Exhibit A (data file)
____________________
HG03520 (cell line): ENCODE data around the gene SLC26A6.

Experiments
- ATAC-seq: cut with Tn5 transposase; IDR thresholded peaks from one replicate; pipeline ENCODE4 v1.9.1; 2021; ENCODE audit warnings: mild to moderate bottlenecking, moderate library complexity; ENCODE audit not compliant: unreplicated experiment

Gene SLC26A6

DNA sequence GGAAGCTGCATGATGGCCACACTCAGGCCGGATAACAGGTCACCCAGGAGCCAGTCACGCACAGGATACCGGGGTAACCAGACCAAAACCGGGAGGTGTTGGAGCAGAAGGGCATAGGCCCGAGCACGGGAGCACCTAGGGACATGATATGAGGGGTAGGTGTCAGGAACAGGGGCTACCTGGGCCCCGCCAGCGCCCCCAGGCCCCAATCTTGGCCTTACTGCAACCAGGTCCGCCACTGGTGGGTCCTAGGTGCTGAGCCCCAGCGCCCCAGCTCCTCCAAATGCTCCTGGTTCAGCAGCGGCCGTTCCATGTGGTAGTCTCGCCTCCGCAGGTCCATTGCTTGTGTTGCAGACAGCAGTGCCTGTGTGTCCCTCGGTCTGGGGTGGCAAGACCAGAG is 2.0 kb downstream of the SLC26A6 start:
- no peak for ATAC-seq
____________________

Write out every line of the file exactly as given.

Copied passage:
HG03520 (cell line): ENCODE data around the gene SLC26A6.

Experiments
- ATAC-seq: cut with Tn5 transposase; IDR thresholded peaks from one replicate; pipeline ENCODE4 v1.9.1; 2021; ENCODE audit warnings: mild to moderate bottlenecking, moderate library complexity; ENCODE audit not compliant: unreplicated experiment

Gene SLC26A6

DNA sequence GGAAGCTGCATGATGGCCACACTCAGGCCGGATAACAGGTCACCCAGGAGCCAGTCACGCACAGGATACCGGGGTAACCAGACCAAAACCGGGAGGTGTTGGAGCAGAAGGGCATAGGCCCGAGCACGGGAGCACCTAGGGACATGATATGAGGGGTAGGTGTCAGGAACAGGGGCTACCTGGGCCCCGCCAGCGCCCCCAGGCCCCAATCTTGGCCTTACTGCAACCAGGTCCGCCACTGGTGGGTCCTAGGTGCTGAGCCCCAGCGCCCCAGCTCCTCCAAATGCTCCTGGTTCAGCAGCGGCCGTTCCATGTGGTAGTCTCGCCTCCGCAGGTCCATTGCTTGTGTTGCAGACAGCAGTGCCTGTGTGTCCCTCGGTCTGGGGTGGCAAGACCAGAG is 2.0 kb downstream of the SLC26A6 start:
- no peak for ATAC-seq